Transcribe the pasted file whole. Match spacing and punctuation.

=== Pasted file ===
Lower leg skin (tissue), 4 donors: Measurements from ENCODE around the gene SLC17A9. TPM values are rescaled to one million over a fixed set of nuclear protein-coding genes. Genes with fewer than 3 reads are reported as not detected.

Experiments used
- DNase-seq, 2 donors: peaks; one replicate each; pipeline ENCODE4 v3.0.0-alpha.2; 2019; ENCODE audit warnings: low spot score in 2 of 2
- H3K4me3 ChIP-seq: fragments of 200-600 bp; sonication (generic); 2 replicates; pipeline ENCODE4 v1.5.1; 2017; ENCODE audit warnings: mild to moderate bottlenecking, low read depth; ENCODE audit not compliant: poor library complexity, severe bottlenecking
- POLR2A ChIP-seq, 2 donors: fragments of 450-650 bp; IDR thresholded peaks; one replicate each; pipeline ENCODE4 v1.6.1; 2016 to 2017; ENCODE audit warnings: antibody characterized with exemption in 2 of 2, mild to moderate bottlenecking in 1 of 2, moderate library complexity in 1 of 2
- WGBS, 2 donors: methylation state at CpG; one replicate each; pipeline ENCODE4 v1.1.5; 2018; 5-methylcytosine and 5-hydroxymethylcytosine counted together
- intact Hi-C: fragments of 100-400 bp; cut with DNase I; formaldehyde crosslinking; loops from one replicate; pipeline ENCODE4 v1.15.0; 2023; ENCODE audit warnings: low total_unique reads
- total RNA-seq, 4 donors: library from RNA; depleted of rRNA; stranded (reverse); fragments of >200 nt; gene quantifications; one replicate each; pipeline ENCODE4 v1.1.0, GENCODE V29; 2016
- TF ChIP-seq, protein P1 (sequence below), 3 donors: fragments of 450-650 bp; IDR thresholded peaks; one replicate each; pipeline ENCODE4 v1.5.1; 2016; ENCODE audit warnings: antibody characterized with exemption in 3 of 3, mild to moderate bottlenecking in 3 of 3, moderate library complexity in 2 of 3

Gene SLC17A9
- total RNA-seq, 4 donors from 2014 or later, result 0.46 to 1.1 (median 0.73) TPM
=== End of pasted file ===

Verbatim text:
Lower leg skin (tissue), 4 donors: Measurements from ENCODE around the gene SLC17A9. TPM values are rescaled to one million over a fixed set of nuclear protein-coding genes. Genes with fewer than 3 reads are reported as not detected.

Experiments used
- DNase-seq, 2 donors: peaks; one replicate each; pipeline ENCODE4 v3.0.0-alpha.2; 2019; ENCODE audit warnings: low spot score in 2 of 2
- H3K4me3 ChIP-seq: fragments of 200-600 bp; sonication (generic); 2 replicates; pipeline ENCODE4 v1.5.1; 2017; ENCODE audit warnings: mild to moderate bottlenecking, low read depth; ENCODE audit not compliant: poor library complexity, severe bottlenecking
- POLR2A ChIP-seq, 2 donors: fragments of 450-650 bp; IDR thresholded peaks; one replicate each; pipeline ENCODE4 v1.6.1; 2016 to 2017; ENCODE audit warnings: antibody characterized with exemption in 2 of 2, mild to moderate bottlenecking in 1 of 2, moderate library complexity in 1 of 2
- WGBS, 2 donors: methylation state at CpG; one replicate each; pipeline ENCODE4 v1.1.5; 2018; 5-methylcytosine and 5-hydroxymethylcytosine counted together
- intact Hi-C: fragments of 100-400 bp; cut with DNase I; formaldehyde crosslinking; loops from one replicate; pipeline ENCODE4 v1.15.0; 2023; ENCODE audit warnings: low total_unique reads
- total RNA-seq, 4 donors: library from RNA; depleted of rRNA; stranded (reverse); fragments of >200 nt; gene quantifications; one replicate each; pipeline ENCODE4 v1.1.0, GENCODE V29; 2016
- TF ChIP-seq, protein P1 (sequence below), 3 donors: fragments of 450-650 bp; IDR thresholded peaks; one replicate each; pipeline ENCODE4 v1.5.1; 2016; ENCODE audit warnings: antibody characterized with exemption in 3 of 3, mild to moderate bottlenecking in 3 of 3, moderate library complexity in 2 of 3

Gene SLC17A9
- total RNA-seq, 4 donors from 2014 or later, result 0.46 to 1.1 (median 0.73) TPM